Scientists used to think that our brains were hard-wired, born and developed with a physical structure that could never be altered. In decades past, patients with brain damage or traumatic injuries seldom showed improvement, and there was certainly no way to observe the brain’s activity or inner workings.
But dramatic advances in science, healthcare, and research, really just in the last decade, have propelled us to a new understanding of the human mind. We understand more of how it functions, and also what we can do to directly influence its processes.
Far from being hard-wired, your brain is actually malleable, able to change and adapt. This “neuroplasticity” (“neuro” = brain and “plasticity” = changeable) is the key that allows us to literally rewire our brains. Basically, the brain is like a muscle which can be trained and strengthened like any other.
But why would we even want to rewire our brains?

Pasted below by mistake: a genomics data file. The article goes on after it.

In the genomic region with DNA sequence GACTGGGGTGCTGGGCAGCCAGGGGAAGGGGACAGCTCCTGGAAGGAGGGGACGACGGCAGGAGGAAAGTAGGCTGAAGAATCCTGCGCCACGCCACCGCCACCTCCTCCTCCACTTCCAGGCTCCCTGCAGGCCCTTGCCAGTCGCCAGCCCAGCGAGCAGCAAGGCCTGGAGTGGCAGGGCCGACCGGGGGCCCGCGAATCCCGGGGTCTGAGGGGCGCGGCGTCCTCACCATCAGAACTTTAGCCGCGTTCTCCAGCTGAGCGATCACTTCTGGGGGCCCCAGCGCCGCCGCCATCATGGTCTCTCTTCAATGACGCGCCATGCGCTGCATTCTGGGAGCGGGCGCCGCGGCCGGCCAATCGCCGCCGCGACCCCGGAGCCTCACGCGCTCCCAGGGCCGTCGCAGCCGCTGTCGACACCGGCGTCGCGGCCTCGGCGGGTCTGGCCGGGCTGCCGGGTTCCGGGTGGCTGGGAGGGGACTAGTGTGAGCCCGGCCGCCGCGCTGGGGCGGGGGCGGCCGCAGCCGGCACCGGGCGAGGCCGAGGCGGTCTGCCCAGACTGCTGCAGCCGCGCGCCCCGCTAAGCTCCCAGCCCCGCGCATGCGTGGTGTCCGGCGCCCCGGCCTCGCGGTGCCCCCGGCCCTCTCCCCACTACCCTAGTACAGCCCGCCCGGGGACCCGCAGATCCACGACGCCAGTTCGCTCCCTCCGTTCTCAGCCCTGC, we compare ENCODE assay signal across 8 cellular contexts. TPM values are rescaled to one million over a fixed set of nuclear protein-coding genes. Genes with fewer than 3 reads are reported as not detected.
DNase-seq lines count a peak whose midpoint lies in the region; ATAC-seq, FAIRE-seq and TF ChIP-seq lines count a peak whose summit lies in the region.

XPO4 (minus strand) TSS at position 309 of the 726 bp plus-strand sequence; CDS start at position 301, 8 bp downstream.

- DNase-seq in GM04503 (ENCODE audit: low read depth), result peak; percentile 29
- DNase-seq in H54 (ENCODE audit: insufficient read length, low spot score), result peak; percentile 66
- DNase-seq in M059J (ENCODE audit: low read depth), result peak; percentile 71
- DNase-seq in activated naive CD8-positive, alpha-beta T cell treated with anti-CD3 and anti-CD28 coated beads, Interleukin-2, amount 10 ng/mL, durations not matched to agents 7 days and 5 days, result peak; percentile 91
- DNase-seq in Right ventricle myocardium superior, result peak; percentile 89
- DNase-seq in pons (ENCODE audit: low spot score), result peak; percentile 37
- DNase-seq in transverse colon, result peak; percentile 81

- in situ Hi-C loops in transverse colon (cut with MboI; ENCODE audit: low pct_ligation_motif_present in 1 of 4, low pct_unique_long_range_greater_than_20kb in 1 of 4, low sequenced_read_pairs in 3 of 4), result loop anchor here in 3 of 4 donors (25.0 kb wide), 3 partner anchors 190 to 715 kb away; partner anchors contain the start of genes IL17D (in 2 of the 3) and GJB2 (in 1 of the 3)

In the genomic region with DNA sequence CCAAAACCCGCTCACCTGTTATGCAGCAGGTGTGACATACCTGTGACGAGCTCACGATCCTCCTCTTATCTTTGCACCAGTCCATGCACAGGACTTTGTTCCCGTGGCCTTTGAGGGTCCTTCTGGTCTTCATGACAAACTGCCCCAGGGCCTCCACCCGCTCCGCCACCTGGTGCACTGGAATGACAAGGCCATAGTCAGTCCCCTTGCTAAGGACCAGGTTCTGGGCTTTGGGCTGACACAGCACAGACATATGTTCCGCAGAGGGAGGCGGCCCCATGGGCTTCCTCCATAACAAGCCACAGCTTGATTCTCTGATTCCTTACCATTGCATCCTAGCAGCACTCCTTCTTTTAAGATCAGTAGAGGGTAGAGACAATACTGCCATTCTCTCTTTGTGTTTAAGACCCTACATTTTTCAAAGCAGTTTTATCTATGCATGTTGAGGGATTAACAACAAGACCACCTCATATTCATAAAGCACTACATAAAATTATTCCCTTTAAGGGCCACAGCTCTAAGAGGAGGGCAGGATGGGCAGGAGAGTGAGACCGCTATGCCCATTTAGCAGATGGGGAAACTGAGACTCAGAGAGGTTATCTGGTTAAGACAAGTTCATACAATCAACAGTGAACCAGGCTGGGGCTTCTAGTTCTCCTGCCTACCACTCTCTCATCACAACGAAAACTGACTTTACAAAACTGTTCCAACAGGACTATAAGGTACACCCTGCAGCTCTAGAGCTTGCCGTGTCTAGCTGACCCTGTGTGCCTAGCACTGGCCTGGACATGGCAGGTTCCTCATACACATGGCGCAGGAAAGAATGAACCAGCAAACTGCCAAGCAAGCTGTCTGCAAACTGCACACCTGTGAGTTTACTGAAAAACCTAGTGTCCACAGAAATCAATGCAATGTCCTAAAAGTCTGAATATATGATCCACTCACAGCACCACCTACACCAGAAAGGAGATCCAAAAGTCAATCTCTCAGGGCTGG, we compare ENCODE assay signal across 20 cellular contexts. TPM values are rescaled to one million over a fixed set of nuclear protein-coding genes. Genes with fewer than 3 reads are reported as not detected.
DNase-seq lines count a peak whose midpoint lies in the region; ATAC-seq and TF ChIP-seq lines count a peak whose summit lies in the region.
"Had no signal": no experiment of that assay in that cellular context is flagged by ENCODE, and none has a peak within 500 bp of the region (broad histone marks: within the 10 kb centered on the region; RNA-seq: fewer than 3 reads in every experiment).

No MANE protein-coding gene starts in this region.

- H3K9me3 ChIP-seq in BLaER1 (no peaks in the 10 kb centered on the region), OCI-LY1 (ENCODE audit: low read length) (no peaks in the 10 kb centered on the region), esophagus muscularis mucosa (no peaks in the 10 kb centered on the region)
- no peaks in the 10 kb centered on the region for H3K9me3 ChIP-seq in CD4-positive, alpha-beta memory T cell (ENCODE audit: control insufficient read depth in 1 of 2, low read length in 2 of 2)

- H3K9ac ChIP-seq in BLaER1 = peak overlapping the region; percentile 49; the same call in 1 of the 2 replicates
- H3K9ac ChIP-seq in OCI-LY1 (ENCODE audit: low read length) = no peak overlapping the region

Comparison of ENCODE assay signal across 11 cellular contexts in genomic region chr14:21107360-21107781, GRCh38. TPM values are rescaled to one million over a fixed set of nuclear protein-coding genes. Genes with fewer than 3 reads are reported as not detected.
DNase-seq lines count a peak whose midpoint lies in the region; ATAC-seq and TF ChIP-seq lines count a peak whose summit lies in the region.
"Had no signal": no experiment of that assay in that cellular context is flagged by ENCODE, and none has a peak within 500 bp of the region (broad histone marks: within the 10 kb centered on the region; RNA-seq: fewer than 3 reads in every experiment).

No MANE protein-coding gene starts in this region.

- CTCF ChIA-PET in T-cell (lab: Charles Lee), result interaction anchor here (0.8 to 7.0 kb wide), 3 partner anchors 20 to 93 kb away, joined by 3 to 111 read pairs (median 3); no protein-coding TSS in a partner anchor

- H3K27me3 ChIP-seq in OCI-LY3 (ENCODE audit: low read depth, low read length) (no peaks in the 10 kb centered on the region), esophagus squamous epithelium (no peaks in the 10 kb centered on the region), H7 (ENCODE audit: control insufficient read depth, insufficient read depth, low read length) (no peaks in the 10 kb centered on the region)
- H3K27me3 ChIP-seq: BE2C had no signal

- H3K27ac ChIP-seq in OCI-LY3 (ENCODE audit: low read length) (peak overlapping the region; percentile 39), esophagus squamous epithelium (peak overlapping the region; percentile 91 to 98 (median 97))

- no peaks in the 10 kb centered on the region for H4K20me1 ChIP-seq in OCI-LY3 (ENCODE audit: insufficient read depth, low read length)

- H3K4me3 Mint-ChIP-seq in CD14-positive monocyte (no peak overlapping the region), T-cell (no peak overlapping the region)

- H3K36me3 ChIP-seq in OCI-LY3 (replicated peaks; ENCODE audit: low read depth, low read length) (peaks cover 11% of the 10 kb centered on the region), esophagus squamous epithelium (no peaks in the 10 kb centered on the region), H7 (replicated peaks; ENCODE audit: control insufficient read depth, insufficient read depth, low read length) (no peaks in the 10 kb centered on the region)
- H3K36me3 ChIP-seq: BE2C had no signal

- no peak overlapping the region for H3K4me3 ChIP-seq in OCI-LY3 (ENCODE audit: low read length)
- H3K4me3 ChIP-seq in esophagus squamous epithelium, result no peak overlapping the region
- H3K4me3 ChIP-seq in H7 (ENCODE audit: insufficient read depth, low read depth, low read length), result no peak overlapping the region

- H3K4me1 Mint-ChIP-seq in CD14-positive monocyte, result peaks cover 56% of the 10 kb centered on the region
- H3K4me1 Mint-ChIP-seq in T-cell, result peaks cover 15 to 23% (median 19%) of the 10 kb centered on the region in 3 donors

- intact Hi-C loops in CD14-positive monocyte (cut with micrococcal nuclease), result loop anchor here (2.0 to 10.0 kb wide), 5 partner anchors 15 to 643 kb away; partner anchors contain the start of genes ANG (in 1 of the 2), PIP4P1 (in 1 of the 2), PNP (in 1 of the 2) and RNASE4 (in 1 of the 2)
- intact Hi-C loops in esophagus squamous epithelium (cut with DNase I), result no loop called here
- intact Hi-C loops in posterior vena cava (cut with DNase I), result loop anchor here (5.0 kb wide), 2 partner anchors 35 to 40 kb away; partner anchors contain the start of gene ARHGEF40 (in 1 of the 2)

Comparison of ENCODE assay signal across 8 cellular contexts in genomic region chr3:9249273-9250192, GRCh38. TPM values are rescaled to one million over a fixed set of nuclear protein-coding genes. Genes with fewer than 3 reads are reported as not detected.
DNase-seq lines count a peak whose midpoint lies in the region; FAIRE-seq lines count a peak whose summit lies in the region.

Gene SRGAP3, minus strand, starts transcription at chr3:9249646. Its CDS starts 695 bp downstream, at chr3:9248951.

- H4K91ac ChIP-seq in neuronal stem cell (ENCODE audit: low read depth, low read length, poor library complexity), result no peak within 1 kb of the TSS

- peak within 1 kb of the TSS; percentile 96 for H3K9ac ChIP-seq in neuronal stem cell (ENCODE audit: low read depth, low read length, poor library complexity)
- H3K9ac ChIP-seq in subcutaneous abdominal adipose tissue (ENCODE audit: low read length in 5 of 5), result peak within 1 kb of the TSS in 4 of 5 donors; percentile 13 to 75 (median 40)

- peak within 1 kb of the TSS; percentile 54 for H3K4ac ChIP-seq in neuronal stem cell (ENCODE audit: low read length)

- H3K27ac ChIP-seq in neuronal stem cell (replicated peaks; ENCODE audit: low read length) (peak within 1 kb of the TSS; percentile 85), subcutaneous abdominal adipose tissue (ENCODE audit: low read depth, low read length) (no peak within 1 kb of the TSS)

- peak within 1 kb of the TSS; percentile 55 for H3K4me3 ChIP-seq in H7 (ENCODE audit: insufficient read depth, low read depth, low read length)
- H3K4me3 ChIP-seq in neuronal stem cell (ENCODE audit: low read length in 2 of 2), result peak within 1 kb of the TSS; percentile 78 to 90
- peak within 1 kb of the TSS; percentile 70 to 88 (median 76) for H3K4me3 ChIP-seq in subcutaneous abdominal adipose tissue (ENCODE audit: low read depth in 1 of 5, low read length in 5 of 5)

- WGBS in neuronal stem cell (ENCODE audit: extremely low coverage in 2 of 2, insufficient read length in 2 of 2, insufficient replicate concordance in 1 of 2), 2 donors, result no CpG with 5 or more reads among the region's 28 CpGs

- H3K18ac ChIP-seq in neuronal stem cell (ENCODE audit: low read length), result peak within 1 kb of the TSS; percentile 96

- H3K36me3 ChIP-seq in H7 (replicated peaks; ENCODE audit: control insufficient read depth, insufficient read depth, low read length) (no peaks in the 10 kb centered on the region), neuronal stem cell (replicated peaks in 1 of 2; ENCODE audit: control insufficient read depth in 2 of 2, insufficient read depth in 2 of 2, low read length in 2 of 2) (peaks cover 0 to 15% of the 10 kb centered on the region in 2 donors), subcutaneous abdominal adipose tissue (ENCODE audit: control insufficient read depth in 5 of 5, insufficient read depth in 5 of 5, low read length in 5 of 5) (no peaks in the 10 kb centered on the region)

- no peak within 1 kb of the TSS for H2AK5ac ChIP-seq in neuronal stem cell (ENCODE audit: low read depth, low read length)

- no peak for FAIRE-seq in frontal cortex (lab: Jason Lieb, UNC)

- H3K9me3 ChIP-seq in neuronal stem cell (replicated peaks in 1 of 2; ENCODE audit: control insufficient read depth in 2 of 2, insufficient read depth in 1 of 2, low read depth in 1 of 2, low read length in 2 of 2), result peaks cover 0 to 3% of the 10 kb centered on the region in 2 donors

Rewiring your brain helps you:
Even more important, rewiring our brains allows us a method to treat addiction, depression, mental illness, and traumatic brain injuries. That field has evolved exponentially in just the last few years, bearing great results for doctors, neuroscientists, psychologists, counselors, and their patients.
But today, we’re talking about re-training your brain for practical uses in your life, like setting goals and getting “unstuck” from negative ruts.
What does “rewiring your brain” mean?
The term “rewire” just means to encourage and promote neuroplasticity (not that you have to open up the hood and get in there with a screwdriver or anything!).
The miraculous aspect of this is the choices we make, activities we pursue, and even our mindset have a significant impact on our neuroplasticity, helping our brains create and strengthen new neuropathways.